RealTime IT News

File Monitoring Key to Enterprise Security

Between iPhones, portal USB drives and even iPods, today's employee has a full arsenal of digital devices that can be used to download and remove classified, competitive information from their employer.

As CIOUpdate reports, an extremely high percentage of workers admit they've used these devices and their personal email accounts to send sensitive information to themselves or other outside parties.

According to a report by Ipswitch, a provider of network and file transfer monitoring software, 69 percent of respondents said they send classified information including payroll, customer data and corporate financial data through their personal email account at least once a month. And 34 percent said they do it every day.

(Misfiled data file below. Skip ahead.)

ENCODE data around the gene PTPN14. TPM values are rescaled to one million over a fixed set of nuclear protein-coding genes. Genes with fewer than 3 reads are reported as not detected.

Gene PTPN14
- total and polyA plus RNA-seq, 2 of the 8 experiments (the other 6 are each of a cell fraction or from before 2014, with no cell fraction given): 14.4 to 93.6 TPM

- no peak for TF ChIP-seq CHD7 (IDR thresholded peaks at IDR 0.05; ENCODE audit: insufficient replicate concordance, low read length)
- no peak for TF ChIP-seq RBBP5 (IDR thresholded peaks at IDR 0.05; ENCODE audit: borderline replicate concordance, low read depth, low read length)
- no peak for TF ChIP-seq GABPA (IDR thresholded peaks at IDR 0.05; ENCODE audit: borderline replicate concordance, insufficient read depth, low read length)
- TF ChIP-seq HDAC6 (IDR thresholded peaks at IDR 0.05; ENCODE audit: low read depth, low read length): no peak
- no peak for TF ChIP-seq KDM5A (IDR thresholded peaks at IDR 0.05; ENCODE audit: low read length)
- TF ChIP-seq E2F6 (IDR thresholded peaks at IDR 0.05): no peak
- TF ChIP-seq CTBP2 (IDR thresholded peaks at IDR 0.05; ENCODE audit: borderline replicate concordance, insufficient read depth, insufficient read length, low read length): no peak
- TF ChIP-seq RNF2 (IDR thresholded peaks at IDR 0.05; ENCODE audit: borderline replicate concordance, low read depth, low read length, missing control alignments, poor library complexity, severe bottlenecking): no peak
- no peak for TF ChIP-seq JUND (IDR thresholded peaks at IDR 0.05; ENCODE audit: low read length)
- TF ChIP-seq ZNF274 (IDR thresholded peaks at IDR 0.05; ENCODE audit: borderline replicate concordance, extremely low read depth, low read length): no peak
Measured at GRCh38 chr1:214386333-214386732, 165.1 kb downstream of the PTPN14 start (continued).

Employees are reading, emailing, texting and copying company files around the clock every day, putting customers' personal information, their jobs and their employers' reputations at risk in ways that were unimaginable just two or three years ago.

And now the onus is on the CIO and his or her IT security team to put the toothpaste back in the tube at a time when most employees have multiple personal email accounts, smartphones with more computing power than some desktops in their office, and portable media devices and drives capable of downloading years' worth of sensitive financial information.

That sums up the findings of a new study proffered by Ipswitch, a provider of network and file transfer monitoring software.

According to Ipswitch, 40 percent of attendees surveyed at this year's InfoSecurity Europe conference said they routinely violated their companies' security and compliance rules by sending confidential information through their personal email accounts.

Read the full story at CIOUpdate:
Backdoor File Transfers Put Enterprises at Risk